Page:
Enabling the perception system to detect objects in 3D space is an important problem in autonomous driving. Existing methods can be categorized as camera-only, LiDAR-only, and multi-sensor methods. For camera-only methods, depth estimation from images struggles to compete with the precision of LiDAR points For LiDAR only methods, it is hard to detect long-range objects since the point cloud gets sparser in remote regions. Therefore, it is intuitive to leverage multi-modal information from different sensors. Interestingly, existing multi-modal methods for 3D object detection usually fail to beat lidar only methods. This reveals that more efforts should be devoted to seeking an effective way to fuse different sensor information for 3D object detection.
This project starts with a comprehensive analysis of existing 3D object detection methods. The patterns of common failure cases can be extremely informative and enlightening. After this, the project aims to explore new sensor fusion methods in pursuit of solid improvement upon current popular methods.
In the spring semester, our team members focus on reimplementing and analyzing state-of-the-art methods in multimodal 3D object detection, including AVOD, PointPillar, PointPainting and conduct experiments in nuScenes and KITTI dataset.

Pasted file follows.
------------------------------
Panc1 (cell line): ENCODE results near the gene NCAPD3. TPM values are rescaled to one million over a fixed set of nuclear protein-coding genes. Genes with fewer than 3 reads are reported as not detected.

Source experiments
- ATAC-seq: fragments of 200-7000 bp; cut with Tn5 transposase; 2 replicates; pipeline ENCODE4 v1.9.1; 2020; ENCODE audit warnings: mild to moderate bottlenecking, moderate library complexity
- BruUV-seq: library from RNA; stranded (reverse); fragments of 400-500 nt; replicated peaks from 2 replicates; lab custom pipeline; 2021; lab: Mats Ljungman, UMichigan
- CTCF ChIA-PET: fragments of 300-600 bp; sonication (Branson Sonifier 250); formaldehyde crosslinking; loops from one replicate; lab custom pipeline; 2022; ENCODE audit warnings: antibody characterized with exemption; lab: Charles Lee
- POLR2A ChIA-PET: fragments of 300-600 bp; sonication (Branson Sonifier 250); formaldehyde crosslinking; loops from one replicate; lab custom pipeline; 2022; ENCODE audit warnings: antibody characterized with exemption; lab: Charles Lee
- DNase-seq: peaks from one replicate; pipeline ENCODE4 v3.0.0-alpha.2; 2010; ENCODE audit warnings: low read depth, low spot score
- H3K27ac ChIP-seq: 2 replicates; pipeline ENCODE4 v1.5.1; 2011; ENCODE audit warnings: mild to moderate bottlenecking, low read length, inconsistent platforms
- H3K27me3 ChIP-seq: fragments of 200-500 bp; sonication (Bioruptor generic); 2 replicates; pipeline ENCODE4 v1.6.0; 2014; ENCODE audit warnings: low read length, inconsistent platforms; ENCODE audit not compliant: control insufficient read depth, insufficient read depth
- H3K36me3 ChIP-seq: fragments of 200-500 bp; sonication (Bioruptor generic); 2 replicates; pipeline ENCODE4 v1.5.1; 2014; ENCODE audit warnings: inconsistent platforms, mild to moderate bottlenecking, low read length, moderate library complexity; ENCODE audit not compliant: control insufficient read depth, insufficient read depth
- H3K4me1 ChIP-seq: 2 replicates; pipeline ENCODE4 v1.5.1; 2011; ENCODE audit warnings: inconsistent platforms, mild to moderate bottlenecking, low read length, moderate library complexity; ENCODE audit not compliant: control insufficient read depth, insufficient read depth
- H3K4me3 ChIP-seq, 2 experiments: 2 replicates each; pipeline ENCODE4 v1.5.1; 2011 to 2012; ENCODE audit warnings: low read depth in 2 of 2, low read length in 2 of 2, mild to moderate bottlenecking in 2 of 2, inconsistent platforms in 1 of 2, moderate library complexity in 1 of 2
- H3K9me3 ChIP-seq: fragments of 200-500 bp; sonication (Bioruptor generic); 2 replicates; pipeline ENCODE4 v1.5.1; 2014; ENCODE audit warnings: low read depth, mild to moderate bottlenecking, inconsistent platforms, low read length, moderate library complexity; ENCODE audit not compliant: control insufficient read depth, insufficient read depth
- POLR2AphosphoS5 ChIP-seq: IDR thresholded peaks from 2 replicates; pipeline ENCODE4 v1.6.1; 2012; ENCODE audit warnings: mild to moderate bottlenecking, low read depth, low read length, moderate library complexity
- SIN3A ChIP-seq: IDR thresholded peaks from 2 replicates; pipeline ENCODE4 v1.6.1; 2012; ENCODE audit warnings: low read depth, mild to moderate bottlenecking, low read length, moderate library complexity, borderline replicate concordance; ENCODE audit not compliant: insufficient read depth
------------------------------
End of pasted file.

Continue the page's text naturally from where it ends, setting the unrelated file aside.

We start our experiment by first analyzing the AVOD, which is a common benchmark method that uses both image and LiDAR information. We realize that for super close objects (<10 meters), the AVOD performs surprisingly bad, and we argue that the main reason is the misalignment between frontal ROI Pooling and BEV ROI Pooling. Here is an illustrative figure:
We also conduct experiments when we have perfect semantic segmentation predictions in PointPainting(PointPainting relies heavily on 2D image segmentation). Our experiment shows that the performance of 3D object detection is highly correlated to 2D image segmentation. Here is the corresponding slides:
Given this finding, we propose to improve 2D image segmentation given 3D object detection result. If that is also true, we could close the loop and let both tasks benefit each other. Here is the illustrative figure:
We propose to address two issues simultaneously: (1) fuse 3D information into 2D segmentation (2) sequential inference by cascading the detection model. We highlight the main process in the following two figures: